Good luck.
    Heather MacNeill

    Admissions Consultants
    703-242-5885

    quote:


    Originally posted by jpmciver

    I do not have the most competitve GPA, but it is on the rise. I am a graduating senior, how do I describe that in the personal statement. Describing that i know i havent had the best GPA, but I am pulling it up. I have a lot of work experience and in the classes that matter I have made great grades. I do not how to state this in my personal statement what should i do?


    AdmissionsConsultants
    703.242.5885

    #29028

    imohdsal
    Participant

    To whom this may concern:

    I am an undergraduate student at a state school in California. I majored in math and I have applied to 5 graduate programs in math for a Master of Science leading up to a Ph.D.

    I would like to know what my chances are in being admitted to the graduate math programs from the following schools: Purdue University, UC Davis, UC Irvine, University of Arizona, and Northeastern University.

    My college background is as follows: 3.1 GPA, GRE General (Math: 720, Verbal: 550), GRE Math Subject Test (unknown), an excellent letter of recommendation from the math department chair of my school (with 2 good letters of rec), a 6-month independent research experience (1 letter of rec details this research), an A in graduate algebra I, a C in graduate analysis I, an interest in algebra and its applications (coding theory, cryptography), and a specification of a professor of interest for each of the schools above.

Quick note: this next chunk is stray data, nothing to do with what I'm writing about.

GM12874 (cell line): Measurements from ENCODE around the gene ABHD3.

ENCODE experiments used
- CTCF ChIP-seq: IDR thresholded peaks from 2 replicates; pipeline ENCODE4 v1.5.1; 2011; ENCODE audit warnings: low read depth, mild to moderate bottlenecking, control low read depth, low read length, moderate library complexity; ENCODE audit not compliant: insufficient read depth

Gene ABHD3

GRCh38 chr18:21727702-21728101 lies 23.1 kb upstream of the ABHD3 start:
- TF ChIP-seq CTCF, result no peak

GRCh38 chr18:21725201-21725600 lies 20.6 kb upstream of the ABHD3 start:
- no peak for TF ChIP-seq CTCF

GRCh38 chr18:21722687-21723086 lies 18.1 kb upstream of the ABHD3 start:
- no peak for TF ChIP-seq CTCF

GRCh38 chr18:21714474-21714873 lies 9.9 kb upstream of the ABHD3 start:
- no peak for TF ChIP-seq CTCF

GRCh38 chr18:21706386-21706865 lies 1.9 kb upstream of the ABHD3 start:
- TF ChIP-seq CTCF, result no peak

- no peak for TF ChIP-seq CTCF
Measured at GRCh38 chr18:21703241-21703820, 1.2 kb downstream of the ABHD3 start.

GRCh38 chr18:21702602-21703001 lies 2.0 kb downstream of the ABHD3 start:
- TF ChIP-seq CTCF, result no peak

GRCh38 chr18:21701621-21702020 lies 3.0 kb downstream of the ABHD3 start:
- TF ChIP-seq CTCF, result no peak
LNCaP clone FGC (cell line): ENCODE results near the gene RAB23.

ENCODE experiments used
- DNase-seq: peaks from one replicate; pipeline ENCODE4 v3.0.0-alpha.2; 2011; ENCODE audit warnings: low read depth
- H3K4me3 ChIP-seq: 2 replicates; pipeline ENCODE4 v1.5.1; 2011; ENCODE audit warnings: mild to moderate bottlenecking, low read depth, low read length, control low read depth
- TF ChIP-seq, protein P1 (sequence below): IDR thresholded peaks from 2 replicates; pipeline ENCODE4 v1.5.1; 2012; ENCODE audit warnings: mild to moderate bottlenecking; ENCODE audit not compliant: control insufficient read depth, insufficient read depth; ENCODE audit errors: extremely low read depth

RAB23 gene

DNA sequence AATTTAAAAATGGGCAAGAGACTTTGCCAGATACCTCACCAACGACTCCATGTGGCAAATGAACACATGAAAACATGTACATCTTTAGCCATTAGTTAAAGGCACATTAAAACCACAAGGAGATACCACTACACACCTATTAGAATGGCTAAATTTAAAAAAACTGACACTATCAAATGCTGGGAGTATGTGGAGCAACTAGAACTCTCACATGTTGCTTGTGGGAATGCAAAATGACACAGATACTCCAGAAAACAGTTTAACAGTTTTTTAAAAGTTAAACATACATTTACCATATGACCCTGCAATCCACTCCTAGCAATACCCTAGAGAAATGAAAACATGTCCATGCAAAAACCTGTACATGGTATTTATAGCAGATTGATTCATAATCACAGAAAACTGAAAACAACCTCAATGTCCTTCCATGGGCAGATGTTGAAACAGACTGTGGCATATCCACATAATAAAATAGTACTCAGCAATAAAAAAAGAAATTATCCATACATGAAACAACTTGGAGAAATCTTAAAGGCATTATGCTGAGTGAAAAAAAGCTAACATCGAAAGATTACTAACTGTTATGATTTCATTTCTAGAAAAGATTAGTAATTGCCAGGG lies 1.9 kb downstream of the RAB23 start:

Also, a modest college experience is explained. In brief: 1 semester living in a car, worked 30 hours per week (tutoring) while attending school, divorce of parents, no financial aid, and 4 deaths in the family since the year 2000.

    Please provide any pertinent information.

    Thank you,

    Sean.

    #29029

    hmacneill
    Participant

    Dear Sean. Thank you for your questions. It sounds like you have met some of the expectations that schools have for their admissions pool. The tough part is knowing how large and competitive that pool is. To pull yourself out of a large pool of applicants it is essential that your personal statement and letters of recommendation identify your strengths and unique characteristics as well as explaining any perceived weaknesses. If your personal statement was able to identify the qualities that will make you a competitive applicant and a good fit for their program, you will certainly have a chance at being admitted. At this point, you are in the tough position and having to wait and see. Best of luck to you.

    Heather MacNeill

    AdmissionsConsultants
    703.242.5885

    quote:


    Originally posted by imohdsal

    To whom this may concern: